Sunday, March 12, 2017

Count Yorga, Vampire aka The Loves Of Count Iorga, Vampire

The career of 44-year-old journeyman Robert Quarry received a major boost from COUNT YORGA, VAMPIRE, which led to a sequel and an AIP contract as the studio’s next big horror star. What was originally intended as a softcore sex flick by writer/director Bob Kelljan (RAPE SQUAD) and producer Michael Macready (TERROR AT THE RED WOLF INN) was re-edited and released as straight horror based on the belief that Quarry’s regal, sexy performance as a charismatic vampire would make the film a success. Some prints still bear the original title, THE LOVES OF COUNT IORGA, VAMPIRE, but the film is strictly PG fare.

After performing a seance for Donna (Donna Anders) and her friends, Count Yorga (Quarry) is driven home by Paul (Michael Murphy, later in Robert Altman films) and Erica (Judith Lang) in Paul’s van. After dropping off Yorga, the couple is stranded in the count’s driveway and spend the night there, where they are attacked. We see the assailant is Yorga, now pale and bearing fangs, but Paul doesn’t get a glimpse at him and Erica doesn’t remember anything. All she knows is that she has lost a lot of blood and bears two strange puncture wounds on her neck. Nobody apparently having heard of vampires, Erica’s physician, Dr. Jim Hayes (Roger Perry), advises her to eat a lot of steaks.

Only after Paul and his friend Mike (Macready, whose character actor father George contributed the opening narration) walk in on Erica chowing down on her pet cat instead of a juicy steak do they start to believe a vampire may be in their midst. Yorga, who has already taken Erica’s late mother (softcore actress Marsha Jordan) as one of his undead brides, kidnaps the weakened Erica as another, leaving it up to Mike and Jim to storm the Bulgarian count’s mansion on a rescue mission.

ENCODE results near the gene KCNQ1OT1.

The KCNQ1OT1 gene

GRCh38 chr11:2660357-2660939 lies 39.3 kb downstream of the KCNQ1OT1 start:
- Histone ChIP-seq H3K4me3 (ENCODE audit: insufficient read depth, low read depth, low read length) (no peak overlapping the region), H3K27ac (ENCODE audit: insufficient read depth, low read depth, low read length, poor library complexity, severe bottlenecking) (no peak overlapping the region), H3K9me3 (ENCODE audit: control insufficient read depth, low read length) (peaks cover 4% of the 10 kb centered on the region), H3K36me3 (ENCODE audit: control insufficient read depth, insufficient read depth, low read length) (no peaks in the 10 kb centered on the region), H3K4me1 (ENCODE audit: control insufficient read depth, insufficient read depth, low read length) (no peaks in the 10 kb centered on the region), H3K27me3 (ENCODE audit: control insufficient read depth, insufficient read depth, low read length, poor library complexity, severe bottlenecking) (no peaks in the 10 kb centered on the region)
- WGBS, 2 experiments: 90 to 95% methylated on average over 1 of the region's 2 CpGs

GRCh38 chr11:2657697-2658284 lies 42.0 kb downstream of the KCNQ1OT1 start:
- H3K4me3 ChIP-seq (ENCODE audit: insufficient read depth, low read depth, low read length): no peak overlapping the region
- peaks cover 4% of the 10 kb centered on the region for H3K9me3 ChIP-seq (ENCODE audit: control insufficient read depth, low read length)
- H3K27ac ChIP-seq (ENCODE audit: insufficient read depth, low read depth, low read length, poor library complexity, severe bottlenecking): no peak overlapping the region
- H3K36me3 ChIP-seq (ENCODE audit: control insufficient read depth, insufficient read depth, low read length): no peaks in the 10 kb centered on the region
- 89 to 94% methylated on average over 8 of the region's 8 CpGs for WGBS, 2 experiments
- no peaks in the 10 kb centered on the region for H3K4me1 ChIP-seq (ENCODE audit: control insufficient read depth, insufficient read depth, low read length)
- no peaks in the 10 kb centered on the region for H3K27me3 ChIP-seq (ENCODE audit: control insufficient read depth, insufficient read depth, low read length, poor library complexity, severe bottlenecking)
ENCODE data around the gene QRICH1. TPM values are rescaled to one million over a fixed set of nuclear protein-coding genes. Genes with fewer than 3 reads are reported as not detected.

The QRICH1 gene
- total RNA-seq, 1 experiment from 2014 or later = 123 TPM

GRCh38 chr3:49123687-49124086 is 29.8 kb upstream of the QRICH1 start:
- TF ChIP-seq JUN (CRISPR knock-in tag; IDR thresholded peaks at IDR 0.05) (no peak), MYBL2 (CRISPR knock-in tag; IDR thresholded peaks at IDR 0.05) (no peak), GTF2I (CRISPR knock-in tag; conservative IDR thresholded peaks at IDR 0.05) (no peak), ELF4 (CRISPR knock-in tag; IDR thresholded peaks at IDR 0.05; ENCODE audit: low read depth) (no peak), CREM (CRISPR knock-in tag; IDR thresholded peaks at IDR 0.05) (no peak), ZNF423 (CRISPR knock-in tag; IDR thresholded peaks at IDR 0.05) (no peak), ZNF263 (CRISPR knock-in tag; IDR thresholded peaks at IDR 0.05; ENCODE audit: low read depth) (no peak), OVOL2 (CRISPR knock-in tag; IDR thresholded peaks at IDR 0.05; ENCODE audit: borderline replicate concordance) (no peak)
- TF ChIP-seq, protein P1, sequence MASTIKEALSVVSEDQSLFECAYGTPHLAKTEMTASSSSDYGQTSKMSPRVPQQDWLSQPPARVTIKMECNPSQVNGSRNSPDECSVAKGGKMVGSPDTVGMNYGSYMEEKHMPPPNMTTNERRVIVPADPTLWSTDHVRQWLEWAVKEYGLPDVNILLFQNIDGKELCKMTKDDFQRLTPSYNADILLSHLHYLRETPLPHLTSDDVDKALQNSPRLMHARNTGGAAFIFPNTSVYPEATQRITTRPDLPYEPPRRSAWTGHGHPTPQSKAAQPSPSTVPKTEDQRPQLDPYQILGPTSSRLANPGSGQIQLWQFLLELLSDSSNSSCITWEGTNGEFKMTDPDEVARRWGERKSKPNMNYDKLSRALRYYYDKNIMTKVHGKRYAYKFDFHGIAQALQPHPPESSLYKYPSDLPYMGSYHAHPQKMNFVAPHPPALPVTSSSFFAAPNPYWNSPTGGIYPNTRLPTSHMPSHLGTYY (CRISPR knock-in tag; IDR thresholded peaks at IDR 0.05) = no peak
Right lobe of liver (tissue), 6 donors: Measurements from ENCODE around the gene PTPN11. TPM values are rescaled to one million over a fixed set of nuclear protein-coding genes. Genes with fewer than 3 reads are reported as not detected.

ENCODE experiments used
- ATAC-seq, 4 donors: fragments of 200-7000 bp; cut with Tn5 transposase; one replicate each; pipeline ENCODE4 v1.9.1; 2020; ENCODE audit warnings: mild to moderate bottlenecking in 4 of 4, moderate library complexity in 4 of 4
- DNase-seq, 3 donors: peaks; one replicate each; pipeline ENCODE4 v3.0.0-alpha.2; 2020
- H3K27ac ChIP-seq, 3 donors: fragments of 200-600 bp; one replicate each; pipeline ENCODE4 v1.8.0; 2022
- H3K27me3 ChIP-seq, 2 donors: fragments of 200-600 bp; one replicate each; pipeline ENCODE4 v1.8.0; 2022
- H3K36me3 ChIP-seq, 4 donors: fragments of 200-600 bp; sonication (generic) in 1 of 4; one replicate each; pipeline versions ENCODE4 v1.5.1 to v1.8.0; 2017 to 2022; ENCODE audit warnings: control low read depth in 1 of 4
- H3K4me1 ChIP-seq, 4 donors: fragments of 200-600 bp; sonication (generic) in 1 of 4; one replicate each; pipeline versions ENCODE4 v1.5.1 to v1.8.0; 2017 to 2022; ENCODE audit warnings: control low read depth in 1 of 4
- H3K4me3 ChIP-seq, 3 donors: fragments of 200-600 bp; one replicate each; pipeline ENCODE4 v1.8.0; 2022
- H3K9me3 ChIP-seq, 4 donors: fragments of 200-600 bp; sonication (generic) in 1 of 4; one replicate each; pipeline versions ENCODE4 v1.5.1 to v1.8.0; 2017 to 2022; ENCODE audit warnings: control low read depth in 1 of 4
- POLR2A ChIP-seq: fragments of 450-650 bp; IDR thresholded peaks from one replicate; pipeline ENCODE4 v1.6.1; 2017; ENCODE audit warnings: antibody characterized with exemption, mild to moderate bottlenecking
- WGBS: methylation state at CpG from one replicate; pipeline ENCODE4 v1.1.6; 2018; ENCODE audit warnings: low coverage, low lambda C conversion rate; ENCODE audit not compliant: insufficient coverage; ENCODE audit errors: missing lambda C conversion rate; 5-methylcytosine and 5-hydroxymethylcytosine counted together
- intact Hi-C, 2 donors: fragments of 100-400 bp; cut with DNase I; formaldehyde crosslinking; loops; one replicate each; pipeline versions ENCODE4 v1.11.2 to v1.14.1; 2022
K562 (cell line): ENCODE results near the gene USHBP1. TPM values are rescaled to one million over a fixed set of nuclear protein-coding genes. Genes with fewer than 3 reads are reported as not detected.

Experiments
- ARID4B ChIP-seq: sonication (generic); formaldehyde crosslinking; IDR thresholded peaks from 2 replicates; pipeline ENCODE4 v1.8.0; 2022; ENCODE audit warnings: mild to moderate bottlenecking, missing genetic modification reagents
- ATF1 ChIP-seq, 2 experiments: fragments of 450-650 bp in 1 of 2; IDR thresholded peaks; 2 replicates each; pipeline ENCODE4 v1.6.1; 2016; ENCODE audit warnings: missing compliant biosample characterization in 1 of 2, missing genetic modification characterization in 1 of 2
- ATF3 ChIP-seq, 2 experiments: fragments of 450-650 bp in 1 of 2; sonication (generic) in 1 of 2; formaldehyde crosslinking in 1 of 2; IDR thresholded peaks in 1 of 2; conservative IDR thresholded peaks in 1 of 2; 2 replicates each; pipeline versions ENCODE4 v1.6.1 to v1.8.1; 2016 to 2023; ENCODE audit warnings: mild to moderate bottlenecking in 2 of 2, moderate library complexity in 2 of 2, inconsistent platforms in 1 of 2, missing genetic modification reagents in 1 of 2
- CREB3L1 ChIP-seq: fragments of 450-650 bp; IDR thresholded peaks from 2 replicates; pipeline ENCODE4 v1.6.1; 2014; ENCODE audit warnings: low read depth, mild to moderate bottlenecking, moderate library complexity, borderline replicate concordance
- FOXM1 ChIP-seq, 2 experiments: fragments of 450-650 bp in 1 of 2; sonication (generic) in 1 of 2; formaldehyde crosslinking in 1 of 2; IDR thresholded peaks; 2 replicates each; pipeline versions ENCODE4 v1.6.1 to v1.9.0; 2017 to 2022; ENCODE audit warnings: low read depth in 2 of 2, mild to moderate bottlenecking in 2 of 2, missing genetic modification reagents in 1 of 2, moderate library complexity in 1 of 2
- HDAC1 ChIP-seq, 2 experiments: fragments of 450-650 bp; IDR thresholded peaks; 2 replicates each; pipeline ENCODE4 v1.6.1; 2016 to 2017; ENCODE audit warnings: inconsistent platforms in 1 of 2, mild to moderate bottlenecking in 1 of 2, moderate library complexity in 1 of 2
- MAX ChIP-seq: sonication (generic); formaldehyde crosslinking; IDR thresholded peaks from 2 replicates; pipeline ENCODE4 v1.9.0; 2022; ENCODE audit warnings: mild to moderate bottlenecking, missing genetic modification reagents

Quarry is excellent as Count Yorga — perhaps too good, as the bland but likable Perry, a reliable television actor, and his co-stars are not believable as formidable opponents, either physically or mentally. Placing an old-fashioned vampire story, usually told in a Gothic setting, in modern-day Los Angeles was a novelty at the time COUNT YORGA was released, and Quarry does a nice job straddling the contemporary and the Old World.

Spurred by the success of COUNT YORGA, VAMPIRE, AIP not only commissioned a quick sequel, THE RETURN OF COUNT YORGA, but also a pair of films about Blacula, an African vampire played by William Marshall. Quarry also played a vampire in DEATHMASTER, and co-starred with AIP star Vincent Price (the two actors disliked one another) in two horror movies. Quarry died in 2009.

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